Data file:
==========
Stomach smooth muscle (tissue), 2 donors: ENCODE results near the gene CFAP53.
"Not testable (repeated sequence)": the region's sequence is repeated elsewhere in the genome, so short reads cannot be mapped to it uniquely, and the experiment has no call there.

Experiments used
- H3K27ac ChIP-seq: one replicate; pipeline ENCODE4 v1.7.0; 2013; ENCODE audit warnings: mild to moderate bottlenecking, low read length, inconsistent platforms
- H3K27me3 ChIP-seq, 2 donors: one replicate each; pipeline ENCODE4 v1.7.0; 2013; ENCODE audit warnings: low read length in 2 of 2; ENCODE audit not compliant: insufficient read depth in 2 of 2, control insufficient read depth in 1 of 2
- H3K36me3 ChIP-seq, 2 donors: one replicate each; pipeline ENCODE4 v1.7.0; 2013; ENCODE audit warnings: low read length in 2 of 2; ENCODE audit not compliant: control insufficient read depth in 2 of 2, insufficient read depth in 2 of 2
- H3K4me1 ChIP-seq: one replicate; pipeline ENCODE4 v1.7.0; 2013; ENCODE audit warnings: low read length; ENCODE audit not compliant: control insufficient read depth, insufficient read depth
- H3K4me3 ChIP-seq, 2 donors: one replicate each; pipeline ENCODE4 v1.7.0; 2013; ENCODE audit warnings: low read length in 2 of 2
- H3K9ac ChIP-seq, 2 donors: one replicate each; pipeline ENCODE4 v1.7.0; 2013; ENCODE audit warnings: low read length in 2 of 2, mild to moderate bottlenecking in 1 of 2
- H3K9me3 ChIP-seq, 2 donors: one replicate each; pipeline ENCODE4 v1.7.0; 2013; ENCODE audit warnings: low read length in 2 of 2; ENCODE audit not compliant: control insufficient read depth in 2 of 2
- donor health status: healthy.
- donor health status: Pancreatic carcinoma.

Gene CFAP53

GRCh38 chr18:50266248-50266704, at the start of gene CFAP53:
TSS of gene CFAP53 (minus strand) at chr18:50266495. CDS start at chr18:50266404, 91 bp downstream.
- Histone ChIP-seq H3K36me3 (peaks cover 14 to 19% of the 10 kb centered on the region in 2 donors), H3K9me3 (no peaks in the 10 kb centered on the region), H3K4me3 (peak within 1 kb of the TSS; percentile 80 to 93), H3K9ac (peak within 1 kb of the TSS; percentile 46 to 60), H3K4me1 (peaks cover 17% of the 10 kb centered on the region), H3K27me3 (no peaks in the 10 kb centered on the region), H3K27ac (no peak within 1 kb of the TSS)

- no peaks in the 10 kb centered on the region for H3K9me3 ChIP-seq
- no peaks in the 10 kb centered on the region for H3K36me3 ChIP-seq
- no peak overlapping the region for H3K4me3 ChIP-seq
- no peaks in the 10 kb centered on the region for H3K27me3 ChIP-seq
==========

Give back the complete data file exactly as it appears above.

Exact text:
Stomach smooth muscle (tissue), 2 donors: ENCODE results near the gene CFAP53.
"Not testable (repeated sequence)": the region's sequence is repeated elsewhere in the genome, so short reads cannot be mapped to it uniquely, and the experiment has no call there.

Experiments used
- H3K27ac ChIP-seq: one replicate; pipeline ENCODE4 v1.7.0; 2013; ENCODE audit warnings: mild to moderate bottlenecking, low read length, inconsistent platforms
- H3K27me3 ChIP-seq, 2 donors: one replicate each; pipeline ENCODE4 v1.7.0; 2013; ENCODE audit warnings: low read length in 2 of 2; ENCODE audit not compliant: insufficient read depth in 2 of 2, control insufficient read depth in 1 of 2
- H3K36me3 ChIP-seq, 2 donors: one replicate each; pipeline ENCODE4 v1.7.0; 2013; ENCODE audit warnings: low read length in 2 of 2; ENCODE audit not compliant: control insufficient read depth in 2 of 2, insufficient read depth in 2 of 2
- H3K4me1 ChIP-seq: one replicate; pipeline ENCODE4 v1.7.0; 2013; ENCODE audit warnings: low read length; ENCODE audit not compliant: control insufficient read depth, insufficient read depth
- H3K4me3 ChIP-seq, 2 donors: one replicate each; pipeline ENCODE4 v1.7.0; 2013; ENCODE audit warnings: low read length in 2 of 2
- H3K9ac ChIP-seq, 2 donors: one replicate each; pipeline ENCODE4 v1.7.0; 2013; ENCODE audit warnings: low read length in 2 of 2, mild to moderate bottlenecking in 1 of 2
- H3K9me3 ChIP-seq, 2 donors: one replicate each; pipeline ENCODE4 v1.7.0; 2013; ENCODE audit warnings: low read length in 2 of 2; ENCODE audit not compliant: control insufficient read depth in 2 of 2
- donor health status: healthy.
- donor health status: Pancreatic carcinoma.

Gene CFAP53

GRCh38 chr18:50266248-50266704, at the start of gene CFAP53:
TSS of gene CFAP53 (minus strand) at chr18:50266495. CDS start at chr18:50266404, 91 bp downstream.
- Histone ChIP-seq H3K36me3 (peaks cover 14 to 19% of the 10 kb centered on the region in 2 donors), H3K9me3 (no peaks in the 10 kb centered on the region), H3K4me3 (peak within 1 kb of the TSS; percentile 80 to 93), H3K9ac (peak within 1 kb of the TSS; percentile 46 to 60), H3K4me1 (peaks cover 17% of the 10 kb centered on the region), H3K27me3 (no peaks in the 10 kb centered on the region), H3K27ac (no peak within 1 kb of the TSS)

- no peaks in the 10 kb centered on the region for H3K9me3 ChIP-seq
- no peaks in the 10 kb centered on the region for H3K36me3 ChIP-seq
- no peak overlapping the region for H3K4me3 ChIP-seq
- no peaks in the 10 kb centered on the region for H3K27me3 ChIP-seq